A new method for measuring and calibrating cinema audio systems for optimal sound quality

Gedemer, LA 2017, A new method for measuring and calibrating cinema audio systems for optimal sound quality , PhD thesis, University of Salford.

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Abstract

The aim of this research is to utilize new methodologies and technology in order to gain insight into how the modern cinema audio system could be calibrated to provide improved audio performance. To this end, both objective and subjective measurements were developed to better understand the audio preferences of listeners, the requirements of the audio systems inclusive of the acoustic environment, and how the two are related.

Part of the data for this research was derived from a survey of re-recording mixers regarding their use and opinion of the current SMPTE standard. The survey confirmed anecdotal information suggesting that re-recording mixers use high-end pre-emphasis to compensate for the severe roll-off induced by the SMPTE X-curve. It is also noted that the re-recording mixers' opinions of how well their mix translates from dub-stage to cinema is correlated to how many years they have spent in the industry.

The aim of this research is to utilize new methodologies and technology in order to gain insight into how the modern cinema audio system could be calibrated to provide improved audio performance. To this end, both objective and subjective measurements were developed to better understand the audio preferences of listeners, the requirements of the audio systems inclusive of the acoustic environment, and how the two are related.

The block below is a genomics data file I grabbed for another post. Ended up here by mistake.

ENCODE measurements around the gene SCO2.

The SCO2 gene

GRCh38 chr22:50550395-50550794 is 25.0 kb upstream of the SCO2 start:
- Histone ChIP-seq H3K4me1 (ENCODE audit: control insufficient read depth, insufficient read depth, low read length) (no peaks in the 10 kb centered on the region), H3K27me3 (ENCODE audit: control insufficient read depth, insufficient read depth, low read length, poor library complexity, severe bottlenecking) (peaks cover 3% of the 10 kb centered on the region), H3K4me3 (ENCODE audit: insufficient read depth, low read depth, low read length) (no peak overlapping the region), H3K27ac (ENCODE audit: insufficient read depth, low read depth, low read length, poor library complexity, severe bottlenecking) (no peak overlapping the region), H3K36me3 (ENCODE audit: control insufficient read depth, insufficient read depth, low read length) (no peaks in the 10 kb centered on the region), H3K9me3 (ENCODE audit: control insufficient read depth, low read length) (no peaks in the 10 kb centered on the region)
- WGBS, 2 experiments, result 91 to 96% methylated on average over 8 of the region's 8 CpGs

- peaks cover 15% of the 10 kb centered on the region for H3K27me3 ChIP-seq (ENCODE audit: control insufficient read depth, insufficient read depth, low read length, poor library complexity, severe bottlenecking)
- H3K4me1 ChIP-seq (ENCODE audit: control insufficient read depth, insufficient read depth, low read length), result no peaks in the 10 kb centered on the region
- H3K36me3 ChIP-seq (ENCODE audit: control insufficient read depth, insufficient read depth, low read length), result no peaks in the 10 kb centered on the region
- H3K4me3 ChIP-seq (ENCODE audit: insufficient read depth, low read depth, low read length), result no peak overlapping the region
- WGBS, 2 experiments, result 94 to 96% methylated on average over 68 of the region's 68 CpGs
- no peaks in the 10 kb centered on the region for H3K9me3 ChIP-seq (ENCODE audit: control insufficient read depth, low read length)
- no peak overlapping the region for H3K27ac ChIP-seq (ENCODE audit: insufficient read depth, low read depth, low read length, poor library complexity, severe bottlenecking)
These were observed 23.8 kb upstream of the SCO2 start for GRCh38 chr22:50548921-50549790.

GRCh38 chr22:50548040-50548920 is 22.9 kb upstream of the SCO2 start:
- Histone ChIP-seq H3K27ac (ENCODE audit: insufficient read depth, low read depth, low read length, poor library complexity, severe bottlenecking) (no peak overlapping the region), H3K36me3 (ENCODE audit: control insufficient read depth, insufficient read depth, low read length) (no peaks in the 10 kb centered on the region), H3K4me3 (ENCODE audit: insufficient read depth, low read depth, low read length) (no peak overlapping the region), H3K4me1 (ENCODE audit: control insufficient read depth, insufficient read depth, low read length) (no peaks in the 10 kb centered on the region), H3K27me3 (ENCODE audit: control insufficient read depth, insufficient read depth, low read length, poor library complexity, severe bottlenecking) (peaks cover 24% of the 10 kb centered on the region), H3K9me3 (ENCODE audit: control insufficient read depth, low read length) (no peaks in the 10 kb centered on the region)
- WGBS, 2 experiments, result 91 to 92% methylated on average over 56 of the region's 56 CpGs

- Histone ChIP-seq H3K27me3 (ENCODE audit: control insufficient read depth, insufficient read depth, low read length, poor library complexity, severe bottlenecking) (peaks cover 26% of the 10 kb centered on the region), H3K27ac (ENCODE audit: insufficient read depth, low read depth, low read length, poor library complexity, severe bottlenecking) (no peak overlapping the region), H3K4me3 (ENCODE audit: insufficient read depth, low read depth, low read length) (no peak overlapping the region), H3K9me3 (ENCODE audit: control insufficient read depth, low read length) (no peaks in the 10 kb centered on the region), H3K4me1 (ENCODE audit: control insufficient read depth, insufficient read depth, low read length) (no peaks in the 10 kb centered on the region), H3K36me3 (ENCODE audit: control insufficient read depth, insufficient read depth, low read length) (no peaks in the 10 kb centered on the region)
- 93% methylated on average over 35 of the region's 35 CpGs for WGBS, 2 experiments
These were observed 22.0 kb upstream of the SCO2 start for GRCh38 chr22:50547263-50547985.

Part of the data for this research was derived from a survey of re-recording mixers regarding their use and opinion of the current SMPTE standard. The survey confirmed anecdotal information suggesting that re-recording mixers use high-end pre-emphasis to compensate for the severe roll-off induced by the SMPTE X-curve. It is also noted that the re-recording mixers' opinions of how well their mix translates from dub-stage to cinema is correlated to how many years they have spent in the industry.

To further understand listener preference to in-room responses curves, a series of listening tests utilizing the BRS system were conducted using various sized cinemas, seating positions within the cinemas, audio tracks (including those mixed on a SMPTE calibrated dub-stage) and target curves. The overwhelming outcome was that regardless of cinema size, seating position or audio track utilized; the "curve" that listeners preferred is a relatively flat 0.9dB/octave slope with a 6.5dB bass boost below 105Hz and a -2.5dB roll off above 2.5kHz. Of the 5 target curves presented, the SMPTE X-curve place fourth with scores very near the low-rated perceptual anchor. This calls into question the notion of the X-curve providing "ideal" translation between dub-stage and cinema and in fact, challenges the concept of translation all together.

Research was completed in an effort to identifying the number of microphone positions required, along with their placement, in order to accurately capture a cinema's response for calibration purposes. A novel experiment utilizing anechoic loudspeaker data as a guideline for xxi analysis demonstrated that, with proper data, the number of microphones and their positions plays a less critical factor in determining the room response. The collected data shows that even with as few as 4 microphones at varied positions, the resultant room response will trend towards the anechoic data above 1kHz. From around 300Hz to 1kHz, there is evidence of seat effects that may be resolved through randomizing the microphone heights. Below 300Hz, the room becomes the dominating factor and more than 5 microphone positions will be required to properly identify any problems.

Item Type: Thesis (PhD)
Schools: Schools > School of Computing, Science and Engineering > Salford Innovation Research Centre (SIRC)
Depositing User: WM Taylor
Date Deposited: 15 Jan 2018 09:12
Last Modified: 15 Jan 2018 09:12
URI: http://usir.salford.ac.uk/id/eprint/42005

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